Home NZCFS Project Updates Shandan Bailie School News March 2015 – ...

March 2015 – New School Term at Shandan Bailie School

Dave Bromwich lecturing at Shandan Baillie School, March 2015
Dave Bromwich (NZCFS National President) lecturing at Shandan Bailie School, March 2015

The new semester for Shandan Bailie School started on Monday, 1 March, 2015, after a seven week break for Spring Festival and Chinese New Year.   Students appeared at school on the Sunday afternoon, then began collecting their new textbooks. I went to find my teaching schedule, but it was still being calculated – admin is not done in advance in China! 

But next morning, 8am Monday, I taught my first class.

I teach oral English, and design my own curriculum – the students have studied English for some years, but only rarely have spoken more than a few words. I use any and every technique to inspire them: to give them practice and confidence in talking.  Most classes have around 40 students, and almost all are girls.  This imbalance is based on future career paths – many of these girls aspire to roles as Primary school teachers, whereas many of the boys are studying more technical subjects, where English is not as important.

For the first two weeks the school was only half full, with senior students away completing work experience in factories, and the new younger students had yet to arrive from various Middle Schools.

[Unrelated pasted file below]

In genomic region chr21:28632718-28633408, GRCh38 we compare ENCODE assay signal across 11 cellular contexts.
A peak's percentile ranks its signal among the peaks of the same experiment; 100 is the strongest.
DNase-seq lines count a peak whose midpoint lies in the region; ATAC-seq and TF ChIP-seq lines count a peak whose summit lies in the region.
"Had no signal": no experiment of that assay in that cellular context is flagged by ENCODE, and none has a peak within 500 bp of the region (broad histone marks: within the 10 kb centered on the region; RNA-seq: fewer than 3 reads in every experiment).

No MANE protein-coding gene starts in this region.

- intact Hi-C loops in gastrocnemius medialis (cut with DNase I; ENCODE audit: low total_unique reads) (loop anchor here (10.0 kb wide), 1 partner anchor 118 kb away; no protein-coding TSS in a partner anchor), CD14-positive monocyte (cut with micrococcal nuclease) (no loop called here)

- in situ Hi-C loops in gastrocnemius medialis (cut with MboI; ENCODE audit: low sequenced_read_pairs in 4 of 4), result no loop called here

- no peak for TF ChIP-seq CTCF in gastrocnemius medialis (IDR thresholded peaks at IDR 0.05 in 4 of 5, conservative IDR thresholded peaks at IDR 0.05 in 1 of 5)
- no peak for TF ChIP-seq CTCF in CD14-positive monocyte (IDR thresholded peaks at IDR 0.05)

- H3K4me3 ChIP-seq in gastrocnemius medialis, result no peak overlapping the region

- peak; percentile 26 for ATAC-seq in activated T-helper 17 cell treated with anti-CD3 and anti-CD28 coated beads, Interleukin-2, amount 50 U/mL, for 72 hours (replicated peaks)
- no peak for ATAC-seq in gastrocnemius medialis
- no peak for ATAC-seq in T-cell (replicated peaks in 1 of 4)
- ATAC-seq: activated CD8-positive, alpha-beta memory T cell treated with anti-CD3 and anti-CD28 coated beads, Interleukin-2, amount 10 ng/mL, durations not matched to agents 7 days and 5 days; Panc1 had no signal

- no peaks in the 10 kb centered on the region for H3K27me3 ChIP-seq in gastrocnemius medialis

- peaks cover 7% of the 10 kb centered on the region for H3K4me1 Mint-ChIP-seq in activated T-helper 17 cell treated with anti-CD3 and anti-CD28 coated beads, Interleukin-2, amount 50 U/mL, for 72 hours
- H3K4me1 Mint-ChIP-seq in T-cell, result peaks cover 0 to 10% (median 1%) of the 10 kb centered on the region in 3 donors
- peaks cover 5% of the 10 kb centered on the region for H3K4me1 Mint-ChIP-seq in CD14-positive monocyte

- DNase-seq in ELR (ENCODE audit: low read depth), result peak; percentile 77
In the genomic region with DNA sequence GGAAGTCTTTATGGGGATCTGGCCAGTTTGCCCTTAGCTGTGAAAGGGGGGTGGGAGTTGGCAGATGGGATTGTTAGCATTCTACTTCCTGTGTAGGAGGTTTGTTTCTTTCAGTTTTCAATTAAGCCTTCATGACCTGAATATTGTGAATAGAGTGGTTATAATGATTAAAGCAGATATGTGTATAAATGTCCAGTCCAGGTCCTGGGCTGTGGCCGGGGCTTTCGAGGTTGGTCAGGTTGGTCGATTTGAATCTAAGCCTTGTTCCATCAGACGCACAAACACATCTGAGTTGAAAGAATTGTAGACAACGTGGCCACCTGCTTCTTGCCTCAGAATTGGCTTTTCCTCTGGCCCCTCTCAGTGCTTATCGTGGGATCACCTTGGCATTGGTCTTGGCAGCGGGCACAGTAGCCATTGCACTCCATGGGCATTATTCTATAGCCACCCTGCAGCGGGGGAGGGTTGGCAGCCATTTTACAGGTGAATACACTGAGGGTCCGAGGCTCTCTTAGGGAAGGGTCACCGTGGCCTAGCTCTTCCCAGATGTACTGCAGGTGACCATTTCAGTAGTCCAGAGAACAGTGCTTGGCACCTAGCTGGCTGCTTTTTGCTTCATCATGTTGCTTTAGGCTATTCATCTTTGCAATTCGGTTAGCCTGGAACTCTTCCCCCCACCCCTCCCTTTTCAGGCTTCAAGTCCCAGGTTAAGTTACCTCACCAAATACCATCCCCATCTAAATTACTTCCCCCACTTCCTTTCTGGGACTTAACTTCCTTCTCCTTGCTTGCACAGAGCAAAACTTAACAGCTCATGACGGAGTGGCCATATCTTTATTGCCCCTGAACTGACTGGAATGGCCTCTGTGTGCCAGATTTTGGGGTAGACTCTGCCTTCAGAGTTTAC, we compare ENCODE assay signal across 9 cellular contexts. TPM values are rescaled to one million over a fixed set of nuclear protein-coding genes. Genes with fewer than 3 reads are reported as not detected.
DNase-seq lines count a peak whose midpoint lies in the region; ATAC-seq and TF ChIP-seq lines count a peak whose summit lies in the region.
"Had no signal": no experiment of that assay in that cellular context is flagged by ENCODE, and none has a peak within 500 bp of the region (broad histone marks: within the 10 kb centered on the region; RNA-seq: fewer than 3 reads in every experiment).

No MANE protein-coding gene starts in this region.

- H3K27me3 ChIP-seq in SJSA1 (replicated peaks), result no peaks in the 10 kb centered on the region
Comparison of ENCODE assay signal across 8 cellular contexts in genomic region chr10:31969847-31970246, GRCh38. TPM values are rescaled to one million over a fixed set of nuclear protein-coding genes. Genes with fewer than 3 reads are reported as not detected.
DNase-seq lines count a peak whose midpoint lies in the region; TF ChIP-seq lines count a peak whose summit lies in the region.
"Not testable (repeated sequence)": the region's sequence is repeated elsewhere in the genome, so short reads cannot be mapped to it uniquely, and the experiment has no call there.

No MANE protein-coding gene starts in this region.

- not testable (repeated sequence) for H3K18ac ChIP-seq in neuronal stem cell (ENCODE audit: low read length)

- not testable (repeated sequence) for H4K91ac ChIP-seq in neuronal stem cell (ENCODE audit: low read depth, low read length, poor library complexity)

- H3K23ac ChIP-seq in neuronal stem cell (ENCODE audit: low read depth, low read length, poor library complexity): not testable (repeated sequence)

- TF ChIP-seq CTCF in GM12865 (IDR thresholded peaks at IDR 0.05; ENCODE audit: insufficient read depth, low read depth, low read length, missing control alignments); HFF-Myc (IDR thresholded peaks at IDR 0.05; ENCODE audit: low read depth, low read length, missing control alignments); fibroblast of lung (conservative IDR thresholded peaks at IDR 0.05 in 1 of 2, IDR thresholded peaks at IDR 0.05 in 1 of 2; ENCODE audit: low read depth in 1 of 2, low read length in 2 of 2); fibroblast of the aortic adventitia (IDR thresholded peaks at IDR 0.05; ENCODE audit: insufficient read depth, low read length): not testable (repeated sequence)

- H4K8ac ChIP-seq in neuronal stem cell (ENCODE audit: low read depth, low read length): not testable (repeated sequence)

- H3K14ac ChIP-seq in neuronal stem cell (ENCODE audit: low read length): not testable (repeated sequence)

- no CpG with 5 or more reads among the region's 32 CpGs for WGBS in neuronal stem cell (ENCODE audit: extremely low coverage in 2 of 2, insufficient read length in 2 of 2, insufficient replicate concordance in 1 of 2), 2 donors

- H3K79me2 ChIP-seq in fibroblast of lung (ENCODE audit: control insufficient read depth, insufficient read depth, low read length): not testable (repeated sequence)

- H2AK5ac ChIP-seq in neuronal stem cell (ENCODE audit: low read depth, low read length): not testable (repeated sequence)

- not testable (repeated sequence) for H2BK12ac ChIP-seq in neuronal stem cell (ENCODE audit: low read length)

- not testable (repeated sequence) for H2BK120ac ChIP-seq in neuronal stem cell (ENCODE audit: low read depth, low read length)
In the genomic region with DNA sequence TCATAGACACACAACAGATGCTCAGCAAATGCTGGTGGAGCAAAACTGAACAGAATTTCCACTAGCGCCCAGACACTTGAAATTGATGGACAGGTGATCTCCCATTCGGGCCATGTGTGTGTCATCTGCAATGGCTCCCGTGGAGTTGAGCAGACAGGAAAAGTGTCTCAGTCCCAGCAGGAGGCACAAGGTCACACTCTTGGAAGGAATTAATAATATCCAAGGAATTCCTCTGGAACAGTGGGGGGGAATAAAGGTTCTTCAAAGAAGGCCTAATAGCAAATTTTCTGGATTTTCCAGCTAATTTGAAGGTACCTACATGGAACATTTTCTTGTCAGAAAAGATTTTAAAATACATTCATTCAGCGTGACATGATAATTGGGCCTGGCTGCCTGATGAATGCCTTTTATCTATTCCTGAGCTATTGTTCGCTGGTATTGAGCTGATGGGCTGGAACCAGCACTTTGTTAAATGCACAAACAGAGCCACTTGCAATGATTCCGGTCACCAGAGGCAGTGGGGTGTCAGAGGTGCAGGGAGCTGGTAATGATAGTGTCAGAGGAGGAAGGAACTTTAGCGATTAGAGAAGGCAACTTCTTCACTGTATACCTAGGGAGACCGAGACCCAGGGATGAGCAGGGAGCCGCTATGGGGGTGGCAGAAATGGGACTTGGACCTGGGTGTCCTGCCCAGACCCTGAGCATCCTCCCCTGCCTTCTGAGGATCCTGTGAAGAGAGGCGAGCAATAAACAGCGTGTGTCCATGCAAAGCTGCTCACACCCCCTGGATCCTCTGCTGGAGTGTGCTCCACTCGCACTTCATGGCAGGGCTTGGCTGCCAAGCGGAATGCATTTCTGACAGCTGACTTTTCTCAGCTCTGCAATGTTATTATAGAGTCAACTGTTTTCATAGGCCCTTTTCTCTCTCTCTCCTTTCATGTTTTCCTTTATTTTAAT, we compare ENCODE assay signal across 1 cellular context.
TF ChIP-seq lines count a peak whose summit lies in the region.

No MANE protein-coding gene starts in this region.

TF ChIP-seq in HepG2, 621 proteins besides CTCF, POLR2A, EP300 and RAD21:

Lianne Dalziel (Mayor of Christchurch) and others from Canterbury receive flowers at Shandan Bailie School, March 2015
Lianne Dalziel (Mayor of Christchurch) and others from Canterbury receive flowers at Shandan Bailie School, March 2015

The school has been honoured by a number of New Zealand visitors this month.  SBS enjoys the ongoing links they share with NZ, it gives them the prestige and point of difference which assists in showcasing the technical training they offer, which makes SBS different from the other local secondary schools.

First was NZCFS President Dave Bromwich. We had meetings with the school admin about ongoing projects, and then Dave taught one of my classes.  The students were delighted, he spoke to them in Chinese, and told stories of Rewi Alley and the history of Shandan Bailie – tales they may have studied before, but Dave was able to bring the tales to life and personalise them so much more. 

The following week two delegations visited – the ‘Mayor’s Delegation from Christchurch’ and the ‘Citizens’ Goodwill Tour to China’. These groups comprised a number of people associated with SBS, some of whom visited here more than a decade earlier.  

Delegates included Lianne Dalziel, Mayor of Christchurch; Kelvin Coe, Mayor of Selwyn District; NZCFS representatives: Chris Goodwin and William McQiu of NZCFS Christchurch, and Bernard Duncan, Chairman – Christchurch China Sister City Committee.
I was assigned to the role of showing them the school and Rewi Alley’s replica home, with its collection of historic photographs.   We also toured the site of the NZ village suburb being built in Shandan.

The two delegation buses were accompanied by a third busload full of Shandan, Zhangye and Gansu government officials, the local TV station people, Tourism Officials and other photographers. This highlights the high esteem with which Mayoral tours are regarded, and the potential for exchanges in trade, tourism and teaching.